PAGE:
Such an organisation would be predictive, not reactive, and would have a responsive retail-like relationship with citizens, rather than a daunting monolithic bureaucratic experience.

If public sector bodies can obtain internal organisational support as well as the necessary funding, they will be able to make improvements that will not only yield short-term operating savings, but also lay the groundwork for the long-term transformation and success of public services.

CASE STUDY: SOUTH KOREA

South Korea has long been a leader of public sector digitalisation. Earlier this year the nation’s regime launched three groundbreaking e-government services for its citizens.

In healthcare, senior citizens living in remote rural areas are now able to monitor and share their vital signs, such as blood pressure and heart rate, through wearable devices. This data is transmitted to healthcare professionals.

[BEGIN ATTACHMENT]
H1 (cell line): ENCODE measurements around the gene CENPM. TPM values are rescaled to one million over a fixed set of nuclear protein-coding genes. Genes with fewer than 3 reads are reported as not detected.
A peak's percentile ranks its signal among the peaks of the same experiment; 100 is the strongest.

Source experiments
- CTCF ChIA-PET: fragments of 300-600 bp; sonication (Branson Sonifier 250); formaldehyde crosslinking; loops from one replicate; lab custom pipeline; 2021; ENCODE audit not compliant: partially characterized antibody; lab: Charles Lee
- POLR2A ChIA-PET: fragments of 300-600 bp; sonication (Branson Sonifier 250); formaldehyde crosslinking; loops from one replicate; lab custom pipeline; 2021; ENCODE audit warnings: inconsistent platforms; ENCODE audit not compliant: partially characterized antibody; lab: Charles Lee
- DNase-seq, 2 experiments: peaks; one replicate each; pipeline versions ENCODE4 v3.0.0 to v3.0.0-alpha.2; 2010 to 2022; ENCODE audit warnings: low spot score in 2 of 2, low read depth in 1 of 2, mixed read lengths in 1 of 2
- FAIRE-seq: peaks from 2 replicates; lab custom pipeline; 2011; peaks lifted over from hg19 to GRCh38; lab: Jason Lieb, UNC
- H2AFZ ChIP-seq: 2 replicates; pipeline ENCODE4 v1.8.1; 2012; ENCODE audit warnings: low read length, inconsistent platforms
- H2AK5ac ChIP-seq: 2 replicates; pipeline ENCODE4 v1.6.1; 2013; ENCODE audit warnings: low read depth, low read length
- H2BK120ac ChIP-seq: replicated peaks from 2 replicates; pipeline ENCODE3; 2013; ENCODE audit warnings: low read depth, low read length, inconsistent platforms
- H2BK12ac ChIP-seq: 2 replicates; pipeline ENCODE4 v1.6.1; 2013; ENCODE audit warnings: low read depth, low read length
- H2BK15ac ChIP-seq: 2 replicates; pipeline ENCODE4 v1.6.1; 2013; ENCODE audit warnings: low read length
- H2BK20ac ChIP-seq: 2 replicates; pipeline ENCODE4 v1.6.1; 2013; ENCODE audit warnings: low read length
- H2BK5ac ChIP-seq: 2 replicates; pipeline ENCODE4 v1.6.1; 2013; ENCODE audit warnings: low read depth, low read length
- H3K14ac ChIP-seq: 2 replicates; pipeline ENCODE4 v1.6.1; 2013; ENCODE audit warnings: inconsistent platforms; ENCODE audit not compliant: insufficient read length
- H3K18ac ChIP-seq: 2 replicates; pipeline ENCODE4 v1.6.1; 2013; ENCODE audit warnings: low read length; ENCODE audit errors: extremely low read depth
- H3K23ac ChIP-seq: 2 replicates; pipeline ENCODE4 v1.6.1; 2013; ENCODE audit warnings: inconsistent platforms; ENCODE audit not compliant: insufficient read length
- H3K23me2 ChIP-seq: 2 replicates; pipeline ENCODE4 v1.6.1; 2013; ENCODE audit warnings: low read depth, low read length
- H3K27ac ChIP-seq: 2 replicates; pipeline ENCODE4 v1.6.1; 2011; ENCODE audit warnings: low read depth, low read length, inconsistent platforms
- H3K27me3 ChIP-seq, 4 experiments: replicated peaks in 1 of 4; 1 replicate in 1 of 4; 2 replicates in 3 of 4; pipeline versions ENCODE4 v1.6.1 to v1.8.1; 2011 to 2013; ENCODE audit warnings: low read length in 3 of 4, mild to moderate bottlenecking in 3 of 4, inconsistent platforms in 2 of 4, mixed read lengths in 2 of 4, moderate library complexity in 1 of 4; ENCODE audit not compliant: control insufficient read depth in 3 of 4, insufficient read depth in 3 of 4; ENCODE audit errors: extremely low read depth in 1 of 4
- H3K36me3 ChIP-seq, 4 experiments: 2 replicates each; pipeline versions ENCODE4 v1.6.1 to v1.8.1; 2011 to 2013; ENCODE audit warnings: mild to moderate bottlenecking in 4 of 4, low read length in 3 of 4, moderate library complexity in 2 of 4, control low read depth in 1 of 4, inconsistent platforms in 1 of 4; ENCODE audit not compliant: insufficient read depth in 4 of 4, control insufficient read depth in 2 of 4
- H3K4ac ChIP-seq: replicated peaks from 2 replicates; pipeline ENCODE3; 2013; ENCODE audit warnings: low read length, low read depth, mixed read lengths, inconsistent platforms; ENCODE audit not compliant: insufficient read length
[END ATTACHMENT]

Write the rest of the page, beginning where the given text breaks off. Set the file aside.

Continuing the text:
A national search and rescue system uses a real-time mapping system to dispatch first responders and co-ordinate their work on missions.

And finally, a digital service alerts government officials to dangerous or illegal materials entering and leaving the country through imports and exports.

South Korea’s pre-eminence in e-government is no fluke. The country prioritised the use of IT in government as a key component of its administrative strategy as far back as the 1960s.

Since then, South Korea has developed some of the most advanced e-government services and levels of e-participation in the world.

South Korea has centralised a significant proportion of government IT infrastructure into just a few datacentres to enable the co-ordinated provision of numerous e-government services to citizens.

To enhance the quality of public services, the government also introduced networked relationships, such as government to government which shares information among inter-government and agencies for e-government policy and projects; government to business which provides improved public services and easier access to government contracts for industry and companies; and government to citizens which provides services requested from citizens and offers them a tool to suggest improvements to the administration of government.